They are also likely to already have an established network of friends and don’t feel the need to incorporate you in that. It’s usually nothing personal – humans generally like to stay with the pack and may be instinctively suspicious of someone they deem as an ‘outsider’. Give others the time to get to know you better if you want to see results.
5. Accept invitations gladly
If your colleagues do ask you out for an after-office drink or a get-together, you may be tempted to turn them down as you feel too shy.
This is your opportunity to get to know them better in a more relaxed setting so do take them up on their offer.
It may be the case that they are genuinely keen to learn more about you and you will feel at ease a lot quicker than you imagined. Ask your colleagues if you can connect with them on their social media accounts and start liking their posts. They will love you for that!
6. Be a conversation starter
To begin with, you have to learn the art of small talk and ways to start a conversation with someone you don’t know or know very little.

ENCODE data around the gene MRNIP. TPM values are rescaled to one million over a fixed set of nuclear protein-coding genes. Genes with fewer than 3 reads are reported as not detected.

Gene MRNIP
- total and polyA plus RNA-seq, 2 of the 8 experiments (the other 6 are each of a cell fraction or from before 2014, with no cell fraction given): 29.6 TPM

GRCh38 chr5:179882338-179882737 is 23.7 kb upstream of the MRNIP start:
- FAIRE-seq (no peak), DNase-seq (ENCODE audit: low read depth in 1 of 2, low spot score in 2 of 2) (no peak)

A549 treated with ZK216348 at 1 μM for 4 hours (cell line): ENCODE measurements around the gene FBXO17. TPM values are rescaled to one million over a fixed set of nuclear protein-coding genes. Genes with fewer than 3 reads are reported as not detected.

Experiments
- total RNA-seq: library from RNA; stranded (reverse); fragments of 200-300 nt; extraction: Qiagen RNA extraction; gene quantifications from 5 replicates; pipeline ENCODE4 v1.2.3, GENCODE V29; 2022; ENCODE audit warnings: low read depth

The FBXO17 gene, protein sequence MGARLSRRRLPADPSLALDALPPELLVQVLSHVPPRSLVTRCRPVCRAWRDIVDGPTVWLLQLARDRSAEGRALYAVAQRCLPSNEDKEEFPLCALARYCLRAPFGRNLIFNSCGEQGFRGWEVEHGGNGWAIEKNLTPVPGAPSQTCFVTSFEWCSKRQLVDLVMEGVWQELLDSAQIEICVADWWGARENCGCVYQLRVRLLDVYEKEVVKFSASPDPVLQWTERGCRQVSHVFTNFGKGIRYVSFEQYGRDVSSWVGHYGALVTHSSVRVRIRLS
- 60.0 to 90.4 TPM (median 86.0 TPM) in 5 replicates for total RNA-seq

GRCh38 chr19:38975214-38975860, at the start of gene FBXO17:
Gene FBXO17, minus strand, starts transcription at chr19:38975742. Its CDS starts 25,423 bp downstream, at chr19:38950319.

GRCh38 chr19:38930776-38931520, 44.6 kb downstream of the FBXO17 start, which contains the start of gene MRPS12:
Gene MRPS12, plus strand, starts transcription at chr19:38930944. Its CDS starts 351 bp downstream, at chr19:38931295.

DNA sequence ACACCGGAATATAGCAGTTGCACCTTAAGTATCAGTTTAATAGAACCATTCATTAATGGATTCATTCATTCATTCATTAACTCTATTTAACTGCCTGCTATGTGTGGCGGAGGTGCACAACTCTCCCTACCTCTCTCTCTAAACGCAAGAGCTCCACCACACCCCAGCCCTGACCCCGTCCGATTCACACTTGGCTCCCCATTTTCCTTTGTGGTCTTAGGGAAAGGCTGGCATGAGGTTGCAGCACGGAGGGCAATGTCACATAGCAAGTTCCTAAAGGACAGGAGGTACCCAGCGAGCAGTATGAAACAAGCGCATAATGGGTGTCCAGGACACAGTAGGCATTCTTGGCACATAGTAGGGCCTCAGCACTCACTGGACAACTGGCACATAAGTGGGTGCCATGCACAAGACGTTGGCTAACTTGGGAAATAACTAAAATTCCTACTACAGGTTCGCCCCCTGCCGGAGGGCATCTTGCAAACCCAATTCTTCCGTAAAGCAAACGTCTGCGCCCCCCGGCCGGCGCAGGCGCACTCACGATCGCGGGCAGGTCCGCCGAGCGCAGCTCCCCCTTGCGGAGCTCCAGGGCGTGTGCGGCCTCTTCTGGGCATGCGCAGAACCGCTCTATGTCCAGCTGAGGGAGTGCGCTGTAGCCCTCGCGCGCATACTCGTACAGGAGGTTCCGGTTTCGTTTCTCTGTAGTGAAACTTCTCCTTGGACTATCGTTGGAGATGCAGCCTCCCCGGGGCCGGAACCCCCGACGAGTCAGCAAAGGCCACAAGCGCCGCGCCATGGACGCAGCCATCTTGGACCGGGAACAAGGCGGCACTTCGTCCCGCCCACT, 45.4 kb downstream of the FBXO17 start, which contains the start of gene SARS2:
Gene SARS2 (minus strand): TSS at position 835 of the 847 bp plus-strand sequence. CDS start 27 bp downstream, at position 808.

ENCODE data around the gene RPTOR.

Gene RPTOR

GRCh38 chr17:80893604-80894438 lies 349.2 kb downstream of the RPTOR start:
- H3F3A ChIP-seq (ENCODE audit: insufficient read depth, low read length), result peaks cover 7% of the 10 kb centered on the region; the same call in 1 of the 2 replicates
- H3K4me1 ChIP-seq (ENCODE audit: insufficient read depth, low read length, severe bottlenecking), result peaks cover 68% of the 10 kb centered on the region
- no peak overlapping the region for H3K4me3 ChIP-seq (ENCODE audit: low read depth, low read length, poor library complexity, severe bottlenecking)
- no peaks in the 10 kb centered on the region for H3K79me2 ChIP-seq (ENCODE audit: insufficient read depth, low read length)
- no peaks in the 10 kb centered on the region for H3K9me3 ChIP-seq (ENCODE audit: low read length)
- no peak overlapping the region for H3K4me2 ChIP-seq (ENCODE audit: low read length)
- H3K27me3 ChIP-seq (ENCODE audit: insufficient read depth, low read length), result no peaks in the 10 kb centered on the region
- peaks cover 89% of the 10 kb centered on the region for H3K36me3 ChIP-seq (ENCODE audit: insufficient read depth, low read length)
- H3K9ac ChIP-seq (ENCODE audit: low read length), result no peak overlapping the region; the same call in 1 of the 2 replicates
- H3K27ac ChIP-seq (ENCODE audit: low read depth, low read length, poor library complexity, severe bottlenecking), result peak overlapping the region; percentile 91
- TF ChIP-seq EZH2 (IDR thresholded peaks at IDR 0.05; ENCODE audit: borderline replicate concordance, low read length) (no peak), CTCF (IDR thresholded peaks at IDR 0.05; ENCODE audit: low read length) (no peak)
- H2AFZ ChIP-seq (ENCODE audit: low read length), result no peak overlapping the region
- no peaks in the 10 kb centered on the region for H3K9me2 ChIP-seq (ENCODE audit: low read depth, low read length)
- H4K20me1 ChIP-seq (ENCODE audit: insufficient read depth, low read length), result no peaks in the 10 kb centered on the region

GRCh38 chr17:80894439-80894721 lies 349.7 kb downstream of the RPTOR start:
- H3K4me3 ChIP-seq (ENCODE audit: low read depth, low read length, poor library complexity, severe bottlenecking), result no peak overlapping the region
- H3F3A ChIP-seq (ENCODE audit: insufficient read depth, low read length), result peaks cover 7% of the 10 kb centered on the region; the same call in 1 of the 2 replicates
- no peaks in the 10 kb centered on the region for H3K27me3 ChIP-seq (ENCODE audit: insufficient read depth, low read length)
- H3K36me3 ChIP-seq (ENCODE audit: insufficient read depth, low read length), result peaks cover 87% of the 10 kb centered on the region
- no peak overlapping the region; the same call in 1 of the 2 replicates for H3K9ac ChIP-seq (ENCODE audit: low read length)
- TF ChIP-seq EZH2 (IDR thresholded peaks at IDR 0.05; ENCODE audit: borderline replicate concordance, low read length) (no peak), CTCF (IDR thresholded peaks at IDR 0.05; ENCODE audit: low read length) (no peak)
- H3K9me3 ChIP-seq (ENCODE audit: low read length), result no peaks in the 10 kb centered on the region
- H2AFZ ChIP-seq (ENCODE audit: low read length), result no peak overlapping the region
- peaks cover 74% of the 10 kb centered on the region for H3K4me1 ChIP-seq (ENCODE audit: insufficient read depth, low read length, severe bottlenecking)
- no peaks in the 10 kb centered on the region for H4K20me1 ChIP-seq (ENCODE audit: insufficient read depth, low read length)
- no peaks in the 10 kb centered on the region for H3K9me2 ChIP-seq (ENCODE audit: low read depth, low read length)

In the workplace, you may find this a lot easier to do, as you all have something in common. Being the new guy means that you are expected to ask questions, and most people will be very responsive to you.
Apart from talking about work, you can also steer the conversation to more personal things by asking questions like, “What do you all do on the weekends? What’s the best place to go clothes shopping around here?” Keep the conversation light and show you are keen to learn more.
7. Use digital tools
You’ll find a lot of apps that have been designed to help people navigate a town or city, offering plenty of info about places of interest, festivals, exhibitions, tours, and so on.